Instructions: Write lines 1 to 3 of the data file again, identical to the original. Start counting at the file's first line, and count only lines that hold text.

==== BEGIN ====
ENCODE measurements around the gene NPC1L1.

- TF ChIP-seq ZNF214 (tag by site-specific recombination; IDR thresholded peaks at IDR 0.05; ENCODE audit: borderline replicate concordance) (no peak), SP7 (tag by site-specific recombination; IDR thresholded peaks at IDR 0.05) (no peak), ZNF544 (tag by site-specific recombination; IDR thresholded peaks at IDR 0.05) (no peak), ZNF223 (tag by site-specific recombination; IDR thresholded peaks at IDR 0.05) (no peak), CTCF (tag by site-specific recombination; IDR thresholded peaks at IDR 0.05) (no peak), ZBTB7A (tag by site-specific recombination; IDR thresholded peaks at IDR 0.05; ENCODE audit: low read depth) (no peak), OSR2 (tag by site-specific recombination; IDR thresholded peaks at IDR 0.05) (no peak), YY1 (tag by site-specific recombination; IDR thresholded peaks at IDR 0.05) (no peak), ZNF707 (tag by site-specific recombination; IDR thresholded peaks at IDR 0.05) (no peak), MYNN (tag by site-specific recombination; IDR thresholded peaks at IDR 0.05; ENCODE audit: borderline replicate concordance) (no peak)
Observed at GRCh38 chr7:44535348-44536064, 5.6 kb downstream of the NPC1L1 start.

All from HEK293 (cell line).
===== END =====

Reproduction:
ENCODE measurements around the gene NPC1L1.

- TF ChIP-seq ZNF214 (tag by site-specific recombination; IDR thresholded peaks at IDR 0.05; ENCODE audit: borderline replicate concordance) (no peak), SP7 (tag by site-specific recombination; IDR thresholded peaks at IDR 0.05) (no peak), ZNF544 (tag by site-specific recombination; IDR thresholded peaks at IDR 0.05) (no peak), ZNF223 (tag by site-specific recombination; IDR thresholded peaks at IDR 0.05) (no peak), CTCF (tag by site-specific recombination; IDR thresholded peaks at IDR 0.05) (no peak), ZBTB7A (tag by site-specific recombination; IDR thresholded peaks at IDR 0.05; ENCODE audit: low read depth) (no peak), OSR2 (tag by site-specific recombination; IDR thresholded peaks at IDR 0.05) (no peak), YY1 (tag by site-specific recombination; IDR thresholded peaks at IDR 0.05) (no peak), ZNF707 (tag by site-specific recombination; IDR thresholded peaks at IDR 0.05) (no peak), MYNN (tag by site-specific recombination; IDR thresholded peaks at IDR 0.05; ENCODE audit: borderline replicate concordance) (no peak)
Observed at GRCh38 chr7:44535348-44536064, 5.6 kb downstream of the NPC1L1 start.